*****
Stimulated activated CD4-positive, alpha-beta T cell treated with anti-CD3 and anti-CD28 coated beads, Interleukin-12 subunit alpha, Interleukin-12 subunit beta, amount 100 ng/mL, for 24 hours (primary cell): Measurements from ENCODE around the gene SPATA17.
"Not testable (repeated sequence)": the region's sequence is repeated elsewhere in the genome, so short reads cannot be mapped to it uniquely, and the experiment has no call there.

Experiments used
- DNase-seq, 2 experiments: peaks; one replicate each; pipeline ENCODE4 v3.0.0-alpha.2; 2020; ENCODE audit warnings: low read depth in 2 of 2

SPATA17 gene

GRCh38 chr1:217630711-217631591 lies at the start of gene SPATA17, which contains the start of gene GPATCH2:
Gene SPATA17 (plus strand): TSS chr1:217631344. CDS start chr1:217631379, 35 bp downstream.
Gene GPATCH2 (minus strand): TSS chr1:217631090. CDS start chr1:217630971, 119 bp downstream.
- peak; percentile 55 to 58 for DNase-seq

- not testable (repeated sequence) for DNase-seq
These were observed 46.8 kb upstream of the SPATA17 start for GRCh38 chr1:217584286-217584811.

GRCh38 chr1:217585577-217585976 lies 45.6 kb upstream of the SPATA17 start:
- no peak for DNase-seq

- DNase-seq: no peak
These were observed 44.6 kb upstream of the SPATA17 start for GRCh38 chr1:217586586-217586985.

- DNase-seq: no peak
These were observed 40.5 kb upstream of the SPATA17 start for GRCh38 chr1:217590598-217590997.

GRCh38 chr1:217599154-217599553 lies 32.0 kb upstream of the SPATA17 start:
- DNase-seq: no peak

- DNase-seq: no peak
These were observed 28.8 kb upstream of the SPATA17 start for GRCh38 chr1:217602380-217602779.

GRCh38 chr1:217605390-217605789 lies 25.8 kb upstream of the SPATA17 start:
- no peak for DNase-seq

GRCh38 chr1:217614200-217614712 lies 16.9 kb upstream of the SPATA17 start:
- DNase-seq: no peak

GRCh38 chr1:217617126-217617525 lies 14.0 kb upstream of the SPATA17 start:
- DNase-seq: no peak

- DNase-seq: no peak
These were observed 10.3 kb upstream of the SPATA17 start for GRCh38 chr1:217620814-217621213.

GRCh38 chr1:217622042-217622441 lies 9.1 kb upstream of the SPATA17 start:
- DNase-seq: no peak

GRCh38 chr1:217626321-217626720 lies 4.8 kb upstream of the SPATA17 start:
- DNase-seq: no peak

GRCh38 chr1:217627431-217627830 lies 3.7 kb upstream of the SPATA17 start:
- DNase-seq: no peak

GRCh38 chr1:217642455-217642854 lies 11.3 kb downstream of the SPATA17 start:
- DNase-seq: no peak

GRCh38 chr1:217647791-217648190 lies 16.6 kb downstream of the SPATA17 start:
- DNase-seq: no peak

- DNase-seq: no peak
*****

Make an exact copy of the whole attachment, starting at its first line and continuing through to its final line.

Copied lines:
Stimulated activated CD4-positive, alpha-beta T cell treated with anti-CD3 and anti-CD28 coated beads, Interleukin-12 subunit alpha, Interleukin-12 subunit beta, amount 100 ng/mL, for 24 hours (primary cell): Measurements from ENCODE around the gene SPATA17.
"Not testable (repeated sequence)": the region's sequence is repeated elsewhere in the genome, so short reads cannot be mapped to it uniquely, and the experiment has no call there.

Experiments used
- DNase-seq, 2 experiments: peaks; one replicate each; pipeline ENCODE4 v3.0.0-alpha.2; 2020; ENCODE audit warnings: low read depth in 2 of 2

SPATA17 gene

GRCh38 chr1:217630711-217631591 lies at the start of gene SPATA17, which contains the start of gene GPATCH2:
Gene SPATA17 (plus strand): TSS chr1:217631344. CDS start chr1:217631379, 35 bp downstream.
Gene GPATCH2 (minus strand): TSS chr1:217631090. CDS start chr1:217630971, 119 bp downstream.
- peak; percentile 55 to 58 for DNase-seq

- not testable (repeated sequence) for DNase-seq
These were observed 46.8 kb upstream of the SPATA17 start for GRCh38 chr1:217584286-217584811.

GRCh38 chr1:217585577-217585976 lies 45.6 kb upstream of the SPATA17 start:
- no peak for DNase-seq

- DNase-seq: no peak
These were observed 44.6 kb upstream of the SPATA17 start for GRCh38 chr1:217586586-217586985.

- DNase-seq: no peak
These were observed 40.5 kb upstream of the SPATA17 start for GRCh38 chr1:217590598-217590997.

GRCh38 chr1:217599154-217599553 lies 32.0 kb upstream of the SPATA17 start:
- DNase-seq: no peak

- DNase-seq: no peak
These were observed 28.8 kb upstream of the SPATA17 start for GRCh38 chr1:217602380-217602779.

GRCh38 chr1:217605390-217605789 lies 25.8 kb upstream of the SPATA17 start:
- no peak for DNase-seq

GRCh38 chr1:217614200-217614712 lies 16.9 kb upstream of the SPATA17 start:
- DNase-seq: no peak

GRCh38 chr1:217617126-217617525 lies 14.0 kb upstream of the SPATA17 start:
- DNase-seq: no peak

- DNase-seq: no peak
These were observed 10.3 kb upstream of the SPATA17 start for GRCh38 chr1:217620814-217621213.

GRCh38 chr1:217622042-217622441 lies 9.1 kb upstream of the SPATA17 start:
- DNase-seq: no peak

GRCh38 chr1:217626321-217626720 lies 4.8 kb upstream of the SPATA17 start:
- DNase-seq: no peak

GRCh38 chr1:217627431-217627830 lies 3.7 kb upstream of the SPATA17 start:
- DNase-seq: no peak

GRCh38 chr1:217642455-217642854 lies 11.3 kb downstream of the SPATA17 start:
- DNase-seq: no peak

GRCh38 chr1:217647791-217648190 lies 16.6 kb downstream of the SPATA17 start:
- DNase-seq: no peak

- DNase-seq: no peak